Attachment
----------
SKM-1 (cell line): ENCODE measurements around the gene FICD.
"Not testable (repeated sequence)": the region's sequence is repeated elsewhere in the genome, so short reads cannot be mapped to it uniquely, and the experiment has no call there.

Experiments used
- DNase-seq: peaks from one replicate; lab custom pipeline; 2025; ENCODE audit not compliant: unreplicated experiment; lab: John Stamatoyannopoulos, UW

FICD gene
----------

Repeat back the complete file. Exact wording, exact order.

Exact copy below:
SKM-1 (cell line): ENCODE measurements around the gene FICD.
"Not testable (repeated sequence)": the region's sequence is repeated elsewhere in the genome, so short reads cannot be mapped to it uniquely, and the experiment has no call there.

Experiments used
- DNase-seq: peaks from one replicate; lab custom pipeline; 2025; ENCODE audit not compliant: unreplicated experiment; lab: John Stamatoyannopoulos, UW

FICD gene